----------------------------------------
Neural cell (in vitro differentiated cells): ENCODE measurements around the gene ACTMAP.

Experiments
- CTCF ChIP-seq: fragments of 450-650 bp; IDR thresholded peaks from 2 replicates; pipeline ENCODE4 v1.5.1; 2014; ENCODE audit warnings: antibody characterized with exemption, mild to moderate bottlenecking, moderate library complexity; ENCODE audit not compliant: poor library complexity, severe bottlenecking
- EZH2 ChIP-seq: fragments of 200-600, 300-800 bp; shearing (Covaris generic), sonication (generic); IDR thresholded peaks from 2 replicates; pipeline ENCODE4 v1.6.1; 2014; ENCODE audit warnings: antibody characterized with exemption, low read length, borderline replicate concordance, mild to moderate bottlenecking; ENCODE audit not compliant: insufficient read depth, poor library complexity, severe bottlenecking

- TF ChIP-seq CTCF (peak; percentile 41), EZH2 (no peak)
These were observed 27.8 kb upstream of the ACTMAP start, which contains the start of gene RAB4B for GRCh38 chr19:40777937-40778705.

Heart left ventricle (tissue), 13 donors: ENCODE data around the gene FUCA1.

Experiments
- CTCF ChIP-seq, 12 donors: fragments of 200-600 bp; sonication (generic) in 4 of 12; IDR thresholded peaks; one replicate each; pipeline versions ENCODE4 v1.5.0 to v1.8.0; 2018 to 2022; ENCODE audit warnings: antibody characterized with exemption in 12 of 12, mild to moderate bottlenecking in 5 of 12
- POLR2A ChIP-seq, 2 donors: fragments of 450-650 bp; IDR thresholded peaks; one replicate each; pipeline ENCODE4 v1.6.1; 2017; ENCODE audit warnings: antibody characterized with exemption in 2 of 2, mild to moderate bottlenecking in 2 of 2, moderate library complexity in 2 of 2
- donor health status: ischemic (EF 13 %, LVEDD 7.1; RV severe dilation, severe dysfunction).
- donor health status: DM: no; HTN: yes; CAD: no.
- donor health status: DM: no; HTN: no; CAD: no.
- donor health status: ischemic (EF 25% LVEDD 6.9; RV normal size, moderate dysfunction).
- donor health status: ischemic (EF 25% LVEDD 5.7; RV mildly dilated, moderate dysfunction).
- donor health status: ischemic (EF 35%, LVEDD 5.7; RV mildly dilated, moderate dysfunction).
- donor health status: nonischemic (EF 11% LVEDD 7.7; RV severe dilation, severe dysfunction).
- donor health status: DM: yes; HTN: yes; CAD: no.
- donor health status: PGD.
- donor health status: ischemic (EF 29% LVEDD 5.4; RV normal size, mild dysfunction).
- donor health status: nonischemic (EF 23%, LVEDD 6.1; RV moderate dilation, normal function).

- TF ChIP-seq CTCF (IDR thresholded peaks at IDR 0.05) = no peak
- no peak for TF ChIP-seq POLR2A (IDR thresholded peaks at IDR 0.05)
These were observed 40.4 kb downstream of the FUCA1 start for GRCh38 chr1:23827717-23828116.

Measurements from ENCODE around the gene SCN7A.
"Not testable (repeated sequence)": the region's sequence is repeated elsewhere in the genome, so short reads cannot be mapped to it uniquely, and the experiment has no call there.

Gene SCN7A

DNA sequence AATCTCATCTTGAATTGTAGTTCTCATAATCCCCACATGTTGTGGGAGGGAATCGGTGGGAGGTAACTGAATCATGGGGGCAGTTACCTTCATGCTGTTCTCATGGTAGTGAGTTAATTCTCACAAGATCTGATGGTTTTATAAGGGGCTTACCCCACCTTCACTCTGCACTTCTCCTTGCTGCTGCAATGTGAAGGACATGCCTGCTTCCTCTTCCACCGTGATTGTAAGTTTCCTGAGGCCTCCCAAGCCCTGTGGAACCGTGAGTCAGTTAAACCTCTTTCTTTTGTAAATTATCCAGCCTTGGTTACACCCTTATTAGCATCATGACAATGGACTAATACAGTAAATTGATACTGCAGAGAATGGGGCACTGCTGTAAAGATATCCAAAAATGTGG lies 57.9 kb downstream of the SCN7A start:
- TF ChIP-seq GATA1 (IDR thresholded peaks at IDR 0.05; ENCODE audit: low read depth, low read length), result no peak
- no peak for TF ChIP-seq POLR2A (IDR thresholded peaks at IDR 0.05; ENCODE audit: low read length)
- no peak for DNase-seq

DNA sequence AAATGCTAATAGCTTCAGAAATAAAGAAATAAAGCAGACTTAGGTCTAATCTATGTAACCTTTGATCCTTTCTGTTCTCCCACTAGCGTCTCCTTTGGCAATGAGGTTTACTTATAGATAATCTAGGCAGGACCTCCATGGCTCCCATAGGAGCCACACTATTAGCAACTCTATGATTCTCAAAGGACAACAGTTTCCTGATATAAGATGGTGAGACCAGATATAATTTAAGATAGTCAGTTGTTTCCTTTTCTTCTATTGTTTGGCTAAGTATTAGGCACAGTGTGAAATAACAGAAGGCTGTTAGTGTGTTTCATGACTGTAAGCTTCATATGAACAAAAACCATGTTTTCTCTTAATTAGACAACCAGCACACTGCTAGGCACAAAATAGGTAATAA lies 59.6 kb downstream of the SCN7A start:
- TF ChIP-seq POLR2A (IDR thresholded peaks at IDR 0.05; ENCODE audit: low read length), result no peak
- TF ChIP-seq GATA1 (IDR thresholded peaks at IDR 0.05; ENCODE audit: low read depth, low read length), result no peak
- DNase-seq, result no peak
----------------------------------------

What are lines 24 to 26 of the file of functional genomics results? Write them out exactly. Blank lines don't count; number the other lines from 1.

These were observed 40.4 kb downstream of the FUCA1 start for GRCh38 chr1:23827717-23828116.

Measurements from ENCODE around the gene SCN7A.
"Not testable (repeated sequence)": the region's sequence is repeated elsewhere in the genome, so short reads cannot be mapped to it uniquely, and the experiment has no call there.